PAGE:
Lazy_eye wrote:Ch'an is surely quite a difficult path, with many hazards and opportunities for regression. But after reading the QA posted by Rev. Dodatsu in another thread, I'm not convinced that Pure Land is as easy as people make it out to be. Even in Jodo Shinshu, it is quite possible that faith will not develop and the practitioner will find himself/herself in an undesirable situation:Dr. Inagaki Hisao wrote:Ordinary Shin Buddhists who occasionally say the Nembutsu, chant sutras and attend Dharma meetings will either go to the Transformed Land or continue their samsaric existence under the influence of their karma. Such Shin Buddhists rarely attain birth in the Pure Land.
Meanwhile, those who are more earnest in their practice but lack shinjin will at least reach the non-retrogression stage, but not the Pure Land.
At least, birth in the Transformed Land is still better than being stuck in the cycle of birth-and-death (samsara). Being born in samsara doesn't guarantee that you will be able to attain enlightenment, as Tan-luan points out in the following:
The Commentary on Vasubandhu's Treatise on the Pure Land states:
Reverently contemplating the Commentary on the Ten Bodhisattva Stages of Bodhisattva Nagarjuna, I find it stated that there are two paths by which bodhisattvas seek the stage of non-retrogression - the path of difficult practice and the path of easy practice.
With the path of difficult practice, it is seeking non-retrogression in this world of five defilements at a time when there is no Buddha that is difficult. This difficulty appears in many ways; I will indicate what is meant by roughly listing several of them.
* The apparent good practiced in non-buddhist ways is confused with the dharma of the bodhisattva.
* The sravaka's concentration on self-benefit diverts a bodhisattva's practice of great compassion.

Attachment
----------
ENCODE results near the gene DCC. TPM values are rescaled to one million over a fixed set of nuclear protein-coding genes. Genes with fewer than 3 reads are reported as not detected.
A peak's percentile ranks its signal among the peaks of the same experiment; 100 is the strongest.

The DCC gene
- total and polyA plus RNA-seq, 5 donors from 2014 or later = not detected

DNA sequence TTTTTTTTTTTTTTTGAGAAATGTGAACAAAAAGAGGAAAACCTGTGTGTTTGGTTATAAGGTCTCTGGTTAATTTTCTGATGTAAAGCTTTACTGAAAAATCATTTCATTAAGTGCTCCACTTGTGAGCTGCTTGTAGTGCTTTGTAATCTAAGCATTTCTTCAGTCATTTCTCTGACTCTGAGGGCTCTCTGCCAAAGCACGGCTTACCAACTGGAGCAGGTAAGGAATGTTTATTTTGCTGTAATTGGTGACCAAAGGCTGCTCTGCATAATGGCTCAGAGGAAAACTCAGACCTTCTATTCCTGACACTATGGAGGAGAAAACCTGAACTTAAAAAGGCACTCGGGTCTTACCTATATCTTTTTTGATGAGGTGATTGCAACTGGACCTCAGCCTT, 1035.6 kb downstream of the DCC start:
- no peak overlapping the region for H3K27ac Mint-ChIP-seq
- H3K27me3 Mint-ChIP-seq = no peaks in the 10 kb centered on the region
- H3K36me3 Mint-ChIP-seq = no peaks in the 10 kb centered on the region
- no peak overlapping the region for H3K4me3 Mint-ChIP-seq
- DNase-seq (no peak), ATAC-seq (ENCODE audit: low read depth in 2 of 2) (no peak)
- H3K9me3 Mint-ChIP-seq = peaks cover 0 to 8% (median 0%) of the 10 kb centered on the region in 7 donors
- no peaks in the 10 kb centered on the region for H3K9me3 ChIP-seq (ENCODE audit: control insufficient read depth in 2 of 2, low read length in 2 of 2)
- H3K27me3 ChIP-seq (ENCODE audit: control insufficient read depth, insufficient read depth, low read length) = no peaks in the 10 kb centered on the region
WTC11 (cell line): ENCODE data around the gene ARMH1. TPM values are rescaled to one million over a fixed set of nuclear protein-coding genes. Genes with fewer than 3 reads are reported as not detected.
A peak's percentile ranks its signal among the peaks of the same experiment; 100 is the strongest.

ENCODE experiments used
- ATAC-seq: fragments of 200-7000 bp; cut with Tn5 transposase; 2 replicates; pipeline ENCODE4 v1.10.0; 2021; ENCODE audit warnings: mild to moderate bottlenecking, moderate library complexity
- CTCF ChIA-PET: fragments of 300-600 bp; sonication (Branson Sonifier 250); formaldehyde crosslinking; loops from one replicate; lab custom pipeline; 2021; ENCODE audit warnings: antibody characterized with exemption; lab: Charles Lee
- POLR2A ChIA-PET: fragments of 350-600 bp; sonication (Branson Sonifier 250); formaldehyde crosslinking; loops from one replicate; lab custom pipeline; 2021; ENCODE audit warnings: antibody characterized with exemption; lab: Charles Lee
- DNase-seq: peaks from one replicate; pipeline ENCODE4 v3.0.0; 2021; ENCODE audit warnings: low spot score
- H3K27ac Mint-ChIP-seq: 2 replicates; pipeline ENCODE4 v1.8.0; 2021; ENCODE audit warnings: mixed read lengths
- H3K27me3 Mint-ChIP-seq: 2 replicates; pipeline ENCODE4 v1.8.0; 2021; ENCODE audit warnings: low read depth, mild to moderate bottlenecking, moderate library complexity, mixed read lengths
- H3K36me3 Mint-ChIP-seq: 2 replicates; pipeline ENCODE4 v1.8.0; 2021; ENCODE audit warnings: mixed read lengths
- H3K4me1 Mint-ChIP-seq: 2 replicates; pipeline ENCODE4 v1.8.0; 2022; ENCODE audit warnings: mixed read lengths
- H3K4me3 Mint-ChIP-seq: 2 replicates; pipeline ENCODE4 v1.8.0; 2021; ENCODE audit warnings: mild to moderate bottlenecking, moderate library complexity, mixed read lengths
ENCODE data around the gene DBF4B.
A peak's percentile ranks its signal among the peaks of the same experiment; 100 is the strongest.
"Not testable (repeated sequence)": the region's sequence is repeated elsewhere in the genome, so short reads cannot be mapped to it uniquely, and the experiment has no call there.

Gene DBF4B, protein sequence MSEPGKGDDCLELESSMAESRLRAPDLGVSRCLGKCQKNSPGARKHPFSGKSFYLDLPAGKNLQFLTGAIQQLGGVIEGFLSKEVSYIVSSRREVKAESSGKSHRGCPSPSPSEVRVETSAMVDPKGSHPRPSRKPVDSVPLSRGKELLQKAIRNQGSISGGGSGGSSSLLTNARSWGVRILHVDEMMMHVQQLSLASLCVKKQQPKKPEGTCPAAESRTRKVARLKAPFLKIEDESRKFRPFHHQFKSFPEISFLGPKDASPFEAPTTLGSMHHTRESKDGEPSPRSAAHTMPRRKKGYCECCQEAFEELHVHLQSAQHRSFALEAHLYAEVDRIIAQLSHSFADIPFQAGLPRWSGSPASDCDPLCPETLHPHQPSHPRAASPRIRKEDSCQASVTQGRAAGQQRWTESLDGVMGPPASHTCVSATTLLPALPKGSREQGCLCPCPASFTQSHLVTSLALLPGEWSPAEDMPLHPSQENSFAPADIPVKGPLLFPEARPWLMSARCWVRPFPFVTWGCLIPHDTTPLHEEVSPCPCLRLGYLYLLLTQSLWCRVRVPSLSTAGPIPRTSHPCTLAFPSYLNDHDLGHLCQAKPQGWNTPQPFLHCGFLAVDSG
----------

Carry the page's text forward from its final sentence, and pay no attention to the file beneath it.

* Evildoers lacking self-reflection subvert the excellent merits of others.
* The results of good acts undertaken with inverted thinking nullify the bodhisattva's pure practice for enlightenment.
* The path of difficult practice is based solely on self-power and lacks the support of Other Power.
Such problems as these, which may be seen everywhere, are examples of the difficulty. Thus the path of difficult practice may be compared in its hardship to journeying overland on foot.
In the path of easy practice, one aspires to be born in the Pure Land with solely one's entrusting oneself to the Buddha as the cause, and allowing oneself to be carried by the power of the Buddha's Vow, quickly attains birth in the land of purity. Supported by the Buddha's power, one immediately enters the group of the truly settled of the Mahayana. The stage of the truly settled is none other than the stage of non-retrogression. Thus the path of easy practice may be compared in its comfort to being carried over waterways in a ship.
The only "problem" in the Transformed Land is that one is not able to hear the Dharma, not able to make offerings. However, once there is "repentance" one is able to be born in the Fulfilled Land.